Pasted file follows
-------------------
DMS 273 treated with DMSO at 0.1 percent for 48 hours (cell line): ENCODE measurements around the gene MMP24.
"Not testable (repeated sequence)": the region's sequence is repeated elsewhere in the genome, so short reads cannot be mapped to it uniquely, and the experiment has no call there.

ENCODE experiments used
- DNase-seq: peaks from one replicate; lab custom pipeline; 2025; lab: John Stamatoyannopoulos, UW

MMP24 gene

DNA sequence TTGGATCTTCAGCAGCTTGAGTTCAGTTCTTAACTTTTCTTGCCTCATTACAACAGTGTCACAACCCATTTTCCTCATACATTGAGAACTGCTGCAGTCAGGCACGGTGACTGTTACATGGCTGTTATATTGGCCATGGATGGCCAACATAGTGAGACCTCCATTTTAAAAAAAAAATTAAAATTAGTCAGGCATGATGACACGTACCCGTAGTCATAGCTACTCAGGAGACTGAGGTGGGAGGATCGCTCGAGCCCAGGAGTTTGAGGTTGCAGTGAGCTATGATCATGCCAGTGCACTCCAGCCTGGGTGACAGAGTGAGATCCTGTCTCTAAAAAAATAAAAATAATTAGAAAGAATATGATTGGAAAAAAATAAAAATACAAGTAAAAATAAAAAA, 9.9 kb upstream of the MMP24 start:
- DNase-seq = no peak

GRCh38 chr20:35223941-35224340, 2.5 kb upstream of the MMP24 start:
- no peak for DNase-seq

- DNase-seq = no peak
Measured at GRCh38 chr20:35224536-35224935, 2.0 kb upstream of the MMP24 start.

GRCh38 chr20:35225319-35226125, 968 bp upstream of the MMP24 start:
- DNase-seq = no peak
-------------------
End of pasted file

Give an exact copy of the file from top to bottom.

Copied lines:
DMS 273 treated with DMSO at 0.1 percent for 48 hours (cell line): ENCODE measurements around the gene MMP24.
"Not testable (repeated sequence)": the region's sequence is repeated elsewhere in the genome, so short reads cannot be mapped to it uniquely, and the experiment has no call there.

ENCODE experiments used
- DNase-seq: peaks from one replicate; lab custom pipeline; 2025; lab: John Stamatoyannopoulos, UW

MMP24 gene

DNA sequence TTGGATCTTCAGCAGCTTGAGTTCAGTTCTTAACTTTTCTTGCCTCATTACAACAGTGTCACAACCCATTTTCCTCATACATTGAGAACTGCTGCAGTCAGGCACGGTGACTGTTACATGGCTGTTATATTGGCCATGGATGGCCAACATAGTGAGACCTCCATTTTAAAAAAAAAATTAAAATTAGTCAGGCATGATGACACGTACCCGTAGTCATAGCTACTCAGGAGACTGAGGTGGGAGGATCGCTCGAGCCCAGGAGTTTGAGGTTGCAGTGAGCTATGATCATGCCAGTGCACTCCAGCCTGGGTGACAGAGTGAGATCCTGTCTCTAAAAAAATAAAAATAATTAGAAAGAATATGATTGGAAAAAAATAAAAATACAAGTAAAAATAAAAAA, 9.9 kb upstream of the MMP24 start:
- DNase-seq = no peak

GRCh38 chr20:35223941-35224340, 2.5 kb upstream of the MMP24 start:
- no peak for DNase-seq

- DNase-seq = no peak
Measured at GRCh38 chr20:35224536-35224935, 2.0 kb upstream of the MMP24 start.

GRCh38 chr20:35225319-35226125, 968 bp upstream of the MMP24 start:
- DNase-seq = no peak